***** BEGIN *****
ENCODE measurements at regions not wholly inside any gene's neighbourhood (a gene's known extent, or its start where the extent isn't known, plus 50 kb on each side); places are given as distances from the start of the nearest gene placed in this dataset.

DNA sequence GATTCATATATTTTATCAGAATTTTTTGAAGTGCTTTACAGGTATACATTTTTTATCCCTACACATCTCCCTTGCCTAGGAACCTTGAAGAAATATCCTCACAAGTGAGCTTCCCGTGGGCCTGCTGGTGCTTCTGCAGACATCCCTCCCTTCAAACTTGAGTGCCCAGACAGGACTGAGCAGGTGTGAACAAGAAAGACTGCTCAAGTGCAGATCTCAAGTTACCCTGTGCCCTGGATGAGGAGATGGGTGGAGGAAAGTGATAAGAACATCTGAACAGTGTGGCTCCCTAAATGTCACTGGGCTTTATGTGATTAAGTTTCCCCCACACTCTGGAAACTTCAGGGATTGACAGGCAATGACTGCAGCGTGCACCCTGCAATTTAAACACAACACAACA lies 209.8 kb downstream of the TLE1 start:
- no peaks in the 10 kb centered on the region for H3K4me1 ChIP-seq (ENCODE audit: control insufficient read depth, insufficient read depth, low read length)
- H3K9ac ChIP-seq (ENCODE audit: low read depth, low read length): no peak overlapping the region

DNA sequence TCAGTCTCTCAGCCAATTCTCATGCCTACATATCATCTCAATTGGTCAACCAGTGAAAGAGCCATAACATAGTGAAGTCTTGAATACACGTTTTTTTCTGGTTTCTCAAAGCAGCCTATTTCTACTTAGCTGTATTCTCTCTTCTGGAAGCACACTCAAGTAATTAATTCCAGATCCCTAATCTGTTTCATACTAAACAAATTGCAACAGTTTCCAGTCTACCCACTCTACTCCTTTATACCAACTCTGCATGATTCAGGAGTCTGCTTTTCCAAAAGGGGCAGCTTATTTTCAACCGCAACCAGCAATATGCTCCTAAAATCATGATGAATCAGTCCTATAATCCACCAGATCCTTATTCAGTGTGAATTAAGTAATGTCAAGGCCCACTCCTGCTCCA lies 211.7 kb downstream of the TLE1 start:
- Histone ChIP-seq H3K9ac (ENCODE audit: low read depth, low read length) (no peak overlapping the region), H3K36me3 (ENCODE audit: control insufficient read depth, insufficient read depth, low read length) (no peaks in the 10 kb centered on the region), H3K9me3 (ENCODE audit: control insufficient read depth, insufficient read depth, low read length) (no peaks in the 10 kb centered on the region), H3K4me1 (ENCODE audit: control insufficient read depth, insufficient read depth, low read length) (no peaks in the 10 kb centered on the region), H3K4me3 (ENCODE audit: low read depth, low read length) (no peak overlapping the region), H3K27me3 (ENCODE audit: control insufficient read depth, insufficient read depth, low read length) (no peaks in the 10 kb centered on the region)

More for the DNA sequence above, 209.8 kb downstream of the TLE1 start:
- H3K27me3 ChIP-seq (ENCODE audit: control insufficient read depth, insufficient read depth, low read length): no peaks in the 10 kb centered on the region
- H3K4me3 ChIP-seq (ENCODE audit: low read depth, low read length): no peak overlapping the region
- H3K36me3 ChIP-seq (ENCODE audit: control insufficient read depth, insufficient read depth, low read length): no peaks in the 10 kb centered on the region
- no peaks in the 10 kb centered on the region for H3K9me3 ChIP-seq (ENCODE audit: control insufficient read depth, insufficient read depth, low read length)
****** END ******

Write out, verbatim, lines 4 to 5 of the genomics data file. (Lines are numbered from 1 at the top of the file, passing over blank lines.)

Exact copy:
- H3K9ac ChIP-seq (ENCODE audit: low read depth, low read length): no peak overlapping the region

DNA sequence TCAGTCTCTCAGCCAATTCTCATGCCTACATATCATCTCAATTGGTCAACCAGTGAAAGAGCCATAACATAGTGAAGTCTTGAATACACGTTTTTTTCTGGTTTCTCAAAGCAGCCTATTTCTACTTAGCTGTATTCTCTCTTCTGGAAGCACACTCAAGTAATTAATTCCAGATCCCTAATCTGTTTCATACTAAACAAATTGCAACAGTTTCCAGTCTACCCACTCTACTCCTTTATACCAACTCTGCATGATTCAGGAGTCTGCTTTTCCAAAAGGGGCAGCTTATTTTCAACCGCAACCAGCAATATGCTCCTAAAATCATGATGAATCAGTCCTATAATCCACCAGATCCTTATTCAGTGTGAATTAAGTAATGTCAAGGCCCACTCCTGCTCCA lies 211.7 kb downstream of the TLE1 start: